If you’ve ever felt frustrated, exhausted or helpless about a client in treatment, you will know what it means to feel stuck in therapy. We’ve all been there.
There are telltale therapist signs: Second-guessing yourself, feeling just a little bit relieved when they call to cancel the session, frantically changing therapy direction. And there are telltale signs from the client: Not attending appointments, avoiding out-of-session work, or just not being ‘present’ in the session.
The reasons for roadblocks in treatment are many. Many people who use alcohol and other drugs have experienced a lot of stigma, even in treatment settings, leaving them up with low expectations for change. Trauma and other previous experiences can result in difficulties establishing trust and safety. Changes in a client’s alcohol and other drug use might result in interruptions in attendance or ability to engage.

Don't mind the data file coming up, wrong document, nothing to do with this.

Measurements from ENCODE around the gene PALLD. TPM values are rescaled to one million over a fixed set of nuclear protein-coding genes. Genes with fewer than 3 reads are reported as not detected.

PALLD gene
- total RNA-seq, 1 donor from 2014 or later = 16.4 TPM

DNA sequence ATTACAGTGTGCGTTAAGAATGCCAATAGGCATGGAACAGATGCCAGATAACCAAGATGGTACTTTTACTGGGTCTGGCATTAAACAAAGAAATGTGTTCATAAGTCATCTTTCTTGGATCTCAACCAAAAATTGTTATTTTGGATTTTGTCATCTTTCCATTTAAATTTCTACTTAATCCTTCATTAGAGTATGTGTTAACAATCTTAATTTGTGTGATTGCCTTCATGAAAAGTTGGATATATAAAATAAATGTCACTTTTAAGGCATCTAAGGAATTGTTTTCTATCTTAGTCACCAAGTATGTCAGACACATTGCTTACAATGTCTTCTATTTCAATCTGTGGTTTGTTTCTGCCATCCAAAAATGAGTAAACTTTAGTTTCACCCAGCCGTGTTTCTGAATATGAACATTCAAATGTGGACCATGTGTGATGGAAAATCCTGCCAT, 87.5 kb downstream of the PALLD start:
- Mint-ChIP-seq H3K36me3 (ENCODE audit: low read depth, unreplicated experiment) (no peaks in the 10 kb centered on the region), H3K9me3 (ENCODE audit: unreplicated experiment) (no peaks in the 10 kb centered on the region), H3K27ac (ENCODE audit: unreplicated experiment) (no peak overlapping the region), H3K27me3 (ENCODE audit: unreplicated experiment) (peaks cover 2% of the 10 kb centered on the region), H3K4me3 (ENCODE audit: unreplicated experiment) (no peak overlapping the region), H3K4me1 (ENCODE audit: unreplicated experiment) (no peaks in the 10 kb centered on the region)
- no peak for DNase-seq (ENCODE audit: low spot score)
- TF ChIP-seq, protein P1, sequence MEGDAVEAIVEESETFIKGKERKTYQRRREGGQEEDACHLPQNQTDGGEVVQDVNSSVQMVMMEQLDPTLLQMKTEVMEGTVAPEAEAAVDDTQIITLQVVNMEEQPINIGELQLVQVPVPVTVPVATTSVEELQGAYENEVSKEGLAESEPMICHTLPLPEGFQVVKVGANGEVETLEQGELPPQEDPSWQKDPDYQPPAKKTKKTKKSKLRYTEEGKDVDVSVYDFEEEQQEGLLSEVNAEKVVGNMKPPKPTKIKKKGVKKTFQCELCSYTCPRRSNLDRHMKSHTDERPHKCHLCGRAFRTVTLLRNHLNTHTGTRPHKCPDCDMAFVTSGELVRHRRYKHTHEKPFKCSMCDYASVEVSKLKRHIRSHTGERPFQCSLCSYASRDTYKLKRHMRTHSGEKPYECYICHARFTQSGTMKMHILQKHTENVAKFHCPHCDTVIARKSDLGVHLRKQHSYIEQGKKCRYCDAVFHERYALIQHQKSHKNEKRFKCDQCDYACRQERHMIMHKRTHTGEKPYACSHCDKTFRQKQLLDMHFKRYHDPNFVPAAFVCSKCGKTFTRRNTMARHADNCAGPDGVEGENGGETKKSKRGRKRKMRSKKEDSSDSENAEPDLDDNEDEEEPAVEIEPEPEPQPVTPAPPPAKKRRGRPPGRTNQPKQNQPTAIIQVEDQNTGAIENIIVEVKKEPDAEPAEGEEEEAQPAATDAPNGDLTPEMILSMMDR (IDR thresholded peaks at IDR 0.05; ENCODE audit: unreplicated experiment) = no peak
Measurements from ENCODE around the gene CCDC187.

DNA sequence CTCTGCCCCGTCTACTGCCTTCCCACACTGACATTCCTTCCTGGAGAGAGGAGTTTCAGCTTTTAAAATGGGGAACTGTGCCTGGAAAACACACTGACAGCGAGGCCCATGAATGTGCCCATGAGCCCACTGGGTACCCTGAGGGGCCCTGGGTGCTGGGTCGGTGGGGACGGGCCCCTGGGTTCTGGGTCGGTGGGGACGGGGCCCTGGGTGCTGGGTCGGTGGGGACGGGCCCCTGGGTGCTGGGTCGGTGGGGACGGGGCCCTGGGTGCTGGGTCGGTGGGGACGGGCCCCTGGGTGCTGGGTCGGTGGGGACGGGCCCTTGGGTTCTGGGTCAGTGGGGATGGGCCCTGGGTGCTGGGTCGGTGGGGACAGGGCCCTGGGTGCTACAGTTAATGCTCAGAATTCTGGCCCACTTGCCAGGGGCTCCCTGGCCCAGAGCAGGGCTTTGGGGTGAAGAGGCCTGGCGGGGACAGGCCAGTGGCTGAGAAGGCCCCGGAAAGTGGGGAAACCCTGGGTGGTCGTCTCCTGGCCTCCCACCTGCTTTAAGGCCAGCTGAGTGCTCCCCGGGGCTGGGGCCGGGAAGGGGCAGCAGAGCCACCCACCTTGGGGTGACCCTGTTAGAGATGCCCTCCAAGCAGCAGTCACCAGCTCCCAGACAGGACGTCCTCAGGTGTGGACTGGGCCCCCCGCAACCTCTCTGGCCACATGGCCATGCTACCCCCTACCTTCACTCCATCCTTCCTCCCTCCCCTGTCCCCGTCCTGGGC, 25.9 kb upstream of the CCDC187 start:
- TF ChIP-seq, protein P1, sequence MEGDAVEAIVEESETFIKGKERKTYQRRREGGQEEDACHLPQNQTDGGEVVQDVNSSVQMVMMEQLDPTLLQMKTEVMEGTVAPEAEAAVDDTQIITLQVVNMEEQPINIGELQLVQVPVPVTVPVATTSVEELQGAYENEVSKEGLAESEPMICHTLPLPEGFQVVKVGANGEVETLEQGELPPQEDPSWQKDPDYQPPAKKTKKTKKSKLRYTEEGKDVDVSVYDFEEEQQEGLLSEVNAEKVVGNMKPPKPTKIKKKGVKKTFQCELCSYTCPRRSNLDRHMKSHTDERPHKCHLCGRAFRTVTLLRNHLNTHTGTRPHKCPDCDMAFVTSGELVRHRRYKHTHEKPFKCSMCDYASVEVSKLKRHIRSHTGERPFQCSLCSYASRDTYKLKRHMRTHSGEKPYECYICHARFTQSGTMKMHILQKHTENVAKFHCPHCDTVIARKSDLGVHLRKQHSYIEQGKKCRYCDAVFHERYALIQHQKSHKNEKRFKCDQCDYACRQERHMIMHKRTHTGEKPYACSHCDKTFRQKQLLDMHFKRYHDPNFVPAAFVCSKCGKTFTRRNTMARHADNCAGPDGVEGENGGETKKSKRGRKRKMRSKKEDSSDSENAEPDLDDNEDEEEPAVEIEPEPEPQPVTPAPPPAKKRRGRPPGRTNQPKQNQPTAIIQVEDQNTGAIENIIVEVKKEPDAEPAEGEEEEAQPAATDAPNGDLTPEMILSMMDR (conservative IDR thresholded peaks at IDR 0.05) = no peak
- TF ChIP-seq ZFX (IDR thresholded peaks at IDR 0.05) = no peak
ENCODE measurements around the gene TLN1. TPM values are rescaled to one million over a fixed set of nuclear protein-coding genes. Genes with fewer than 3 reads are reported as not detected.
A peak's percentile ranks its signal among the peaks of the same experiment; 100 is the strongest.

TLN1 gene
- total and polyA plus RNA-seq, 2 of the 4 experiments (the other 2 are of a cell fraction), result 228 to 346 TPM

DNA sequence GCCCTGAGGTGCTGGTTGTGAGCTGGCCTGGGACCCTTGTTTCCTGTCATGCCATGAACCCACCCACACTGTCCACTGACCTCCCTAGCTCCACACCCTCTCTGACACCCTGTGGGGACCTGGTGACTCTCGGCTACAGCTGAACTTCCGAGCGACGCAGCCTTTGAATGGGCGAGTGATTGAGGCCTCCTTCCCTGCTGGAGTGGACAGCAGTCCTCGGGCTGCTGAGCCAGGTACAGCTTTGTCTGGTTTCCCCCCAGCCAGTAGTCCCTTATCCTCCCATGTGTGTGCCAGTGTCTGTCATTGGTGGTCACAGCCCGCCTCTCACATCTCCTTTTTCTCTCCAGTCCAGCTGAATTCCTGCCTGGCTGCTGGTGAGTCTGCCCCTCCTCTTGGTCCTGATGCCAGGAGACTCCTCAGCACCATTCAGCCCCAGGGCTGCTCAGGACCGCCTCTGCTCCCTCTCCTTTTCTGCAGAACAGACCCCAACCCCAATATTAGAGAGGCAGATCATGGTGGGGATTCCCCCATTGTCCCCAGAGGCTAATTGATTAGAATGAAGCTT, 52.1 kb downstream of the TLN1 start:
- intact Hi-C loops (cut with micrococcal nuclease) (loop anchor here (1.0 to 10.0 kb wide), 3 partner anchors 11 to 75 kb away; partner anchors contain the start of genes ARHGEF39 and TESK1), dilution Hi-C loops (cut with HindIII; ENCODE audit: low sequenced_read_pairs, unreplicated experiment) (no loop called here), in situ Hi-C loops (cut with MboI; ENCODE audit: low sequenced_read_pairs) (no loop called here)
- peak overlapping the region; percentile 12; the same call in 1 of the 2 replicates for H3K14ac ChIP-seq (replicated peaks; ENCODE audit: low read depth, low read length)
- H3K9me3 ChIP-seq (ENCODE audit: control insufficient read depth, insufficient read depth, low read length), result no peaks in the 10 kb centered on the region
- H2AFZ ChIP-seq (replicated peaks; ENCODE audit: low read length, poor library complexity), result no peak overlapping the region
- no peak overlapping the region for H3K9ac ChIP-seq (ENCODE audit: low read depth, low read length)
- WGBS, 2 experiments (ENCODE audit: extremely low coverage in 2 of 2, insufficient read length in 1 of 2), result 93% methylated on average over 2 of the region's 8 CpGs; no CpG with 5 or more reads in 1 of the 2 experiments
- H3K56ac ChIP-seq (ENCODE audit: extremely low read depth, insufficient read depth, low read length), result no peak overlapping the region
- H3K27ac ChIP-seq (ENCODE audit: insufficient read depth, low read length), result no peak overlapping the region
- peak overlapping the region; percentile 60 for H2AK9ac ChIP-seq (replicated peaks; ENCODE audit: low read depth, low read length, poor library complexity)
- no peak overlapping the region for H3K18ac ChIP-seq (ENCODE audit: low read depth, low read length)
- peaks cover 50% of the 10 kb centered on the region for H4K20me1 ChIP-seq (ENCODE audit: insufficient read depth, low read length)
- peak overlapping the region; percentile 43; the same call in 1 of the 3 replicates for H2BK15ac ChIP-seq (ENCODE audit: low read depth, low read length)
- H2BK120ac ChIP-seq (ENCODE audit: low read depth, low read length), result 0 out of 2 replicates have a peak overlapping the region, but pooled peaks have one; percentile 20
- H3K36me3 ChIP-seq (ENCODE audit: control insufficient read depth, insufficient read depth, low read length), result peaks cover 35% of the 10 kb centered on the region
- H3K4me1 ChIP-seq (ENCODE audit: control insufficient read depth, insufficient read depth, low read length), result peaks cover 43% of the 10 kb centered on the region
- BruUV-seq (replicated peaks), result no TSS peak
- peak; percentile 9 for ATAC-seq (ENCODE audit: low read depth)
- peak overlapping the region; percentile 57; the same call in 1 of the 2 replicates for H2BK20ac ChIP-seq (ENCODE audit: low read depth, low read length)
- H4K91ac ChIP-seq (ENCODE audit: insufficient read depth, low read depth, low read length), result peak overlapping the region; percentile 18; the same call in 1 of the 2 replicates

Sometimes we inadvertently introduce roadblocks to treatment ourselves, or fail to recognise a roadblock hurtling towards us, sometimes making it worse. It’s a normal part of being a therapist.
When we know why they occur, and what to look for, we can prevent roadblocks and address them effectively when they do occur. More often than not, rectifying roadblocks turns into a positive experience for the practitioner and the client and deepens the therapeutic relationship.
Dr Richard Cash
Head of Service Development